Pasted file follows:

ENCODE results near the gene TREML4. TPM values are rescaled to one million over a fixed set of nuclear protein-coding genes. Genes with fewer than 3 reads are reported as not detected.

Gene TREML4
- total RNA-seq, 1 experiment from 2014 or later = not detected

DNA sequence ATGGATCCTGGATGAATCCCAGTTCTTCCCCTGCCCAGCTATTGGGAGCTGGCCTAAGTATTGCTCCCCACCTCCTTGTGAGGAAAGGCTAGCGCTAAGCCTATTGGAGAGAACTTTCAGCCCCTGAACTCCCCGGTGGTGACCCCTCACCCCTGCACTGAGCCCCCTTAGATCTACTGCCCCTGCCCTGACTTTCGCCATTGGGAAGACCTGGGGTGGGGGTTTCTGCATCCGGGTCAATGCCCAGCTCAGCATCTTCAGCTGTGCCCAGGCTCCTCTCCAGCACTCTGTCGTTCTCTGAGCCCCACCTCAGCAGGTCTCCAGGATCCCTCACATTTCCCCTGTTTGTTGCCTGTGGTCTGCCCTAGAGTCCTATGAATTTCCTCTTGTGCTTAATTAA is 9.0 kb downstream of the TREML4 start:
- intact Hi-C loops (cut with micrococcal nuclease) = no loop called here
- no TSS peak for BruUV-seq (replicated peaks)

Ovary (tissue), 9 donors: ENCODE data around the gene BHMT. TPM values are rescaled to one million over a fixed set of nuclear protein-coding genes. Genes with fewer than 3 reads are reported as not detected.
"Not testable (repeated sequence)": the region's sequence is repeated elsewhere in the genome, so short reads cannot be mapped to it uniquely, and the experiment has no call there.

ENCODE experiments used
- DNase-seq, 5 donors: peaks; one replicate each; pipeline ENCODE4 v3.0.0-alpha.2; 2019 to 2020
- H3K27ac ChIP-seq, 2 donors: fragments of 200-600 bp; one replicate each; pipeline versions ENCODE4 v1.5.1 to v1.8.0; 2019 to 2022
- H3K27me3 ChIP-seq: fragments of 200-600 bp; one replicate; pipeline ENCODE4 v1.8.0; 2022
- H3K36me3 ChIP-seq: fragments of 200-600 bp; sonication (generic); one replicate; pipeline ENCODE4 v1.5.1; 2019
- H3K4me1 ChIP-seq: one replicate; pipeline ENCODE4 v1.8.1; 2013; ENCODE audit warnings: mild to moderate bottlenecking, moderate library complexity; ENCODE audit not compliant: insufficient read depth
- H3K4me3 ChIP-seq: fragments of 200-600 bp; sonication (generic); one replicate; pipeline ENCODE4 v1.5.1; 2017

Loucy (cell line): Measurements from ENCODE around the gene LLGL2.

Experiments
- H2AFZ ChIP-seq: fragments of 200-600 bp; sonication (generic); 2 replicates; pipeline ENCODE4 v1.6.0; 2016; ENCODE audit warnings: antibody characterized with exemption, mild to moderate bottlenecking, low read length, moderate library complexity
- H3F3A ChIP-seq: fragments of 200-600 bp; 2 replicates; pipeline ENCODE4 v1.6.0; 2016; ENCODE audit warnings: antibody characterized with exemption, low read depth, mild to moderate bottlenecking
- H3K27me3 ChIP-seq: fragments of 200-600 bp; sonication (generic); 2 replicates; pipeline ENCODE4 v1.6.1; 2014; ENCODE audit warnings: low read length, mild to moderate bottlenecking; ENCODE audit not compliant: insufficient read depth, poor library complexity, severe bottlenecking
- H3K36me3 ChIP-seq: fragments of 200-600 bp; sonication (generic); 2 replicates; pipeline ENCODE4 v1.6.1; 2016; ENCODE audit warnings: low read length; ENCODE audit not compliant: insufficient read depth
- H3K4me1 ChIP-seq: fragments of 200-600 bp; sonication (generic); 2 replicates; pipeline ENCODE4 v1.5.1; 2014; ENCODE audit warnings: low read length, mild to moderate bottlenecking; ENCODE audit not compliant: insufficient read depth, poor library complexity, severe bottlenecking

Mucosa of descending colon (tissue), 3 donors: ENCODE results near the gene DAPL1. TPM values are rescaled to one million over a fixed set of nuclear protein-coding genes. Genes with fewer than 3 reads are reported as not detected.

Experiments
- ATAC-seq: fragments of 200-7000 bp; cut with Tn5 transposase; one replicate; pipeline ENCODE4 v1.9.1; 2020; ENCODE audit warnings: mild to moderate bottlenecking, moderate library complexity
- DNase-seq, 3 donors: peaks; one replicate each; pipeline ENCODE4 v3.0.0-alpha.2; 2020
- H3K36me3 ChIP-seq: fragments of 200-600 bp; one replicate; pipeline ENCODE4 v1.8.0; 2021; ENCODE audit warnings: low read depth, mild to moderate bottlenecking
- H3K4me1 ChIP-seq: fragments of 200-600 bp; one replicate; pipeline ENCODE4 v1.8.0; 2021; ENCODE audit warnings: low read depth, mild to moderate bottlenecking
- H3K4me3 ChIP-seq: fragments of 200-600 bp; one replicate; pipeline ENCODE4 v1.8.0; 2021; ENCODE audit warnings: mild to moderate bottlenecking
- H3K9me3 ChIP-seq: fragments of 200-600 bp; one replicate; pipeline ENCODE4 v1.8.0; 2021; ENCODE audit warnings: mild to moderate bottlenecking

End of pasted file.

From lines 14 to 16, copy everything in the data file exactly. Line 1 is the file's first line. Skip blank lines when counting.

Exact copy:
- H3K4me1 ChIP-seq: one replicate; pipeline ENCODE4 v1.8.1; 2013; ENCODE audit warnings: mild to moderate bottlenecking, moderate library complexity; ENCODE audit not compliant: insufficient read depth
- H3K4me3 ChIP-seq: fragments of 200-600 bp; sonication (generic); one replicate; pipeline ENCODE4 v1.5.1; 2017

Loucy (cell line): Measurements from ENCODE around the gene LLGL2.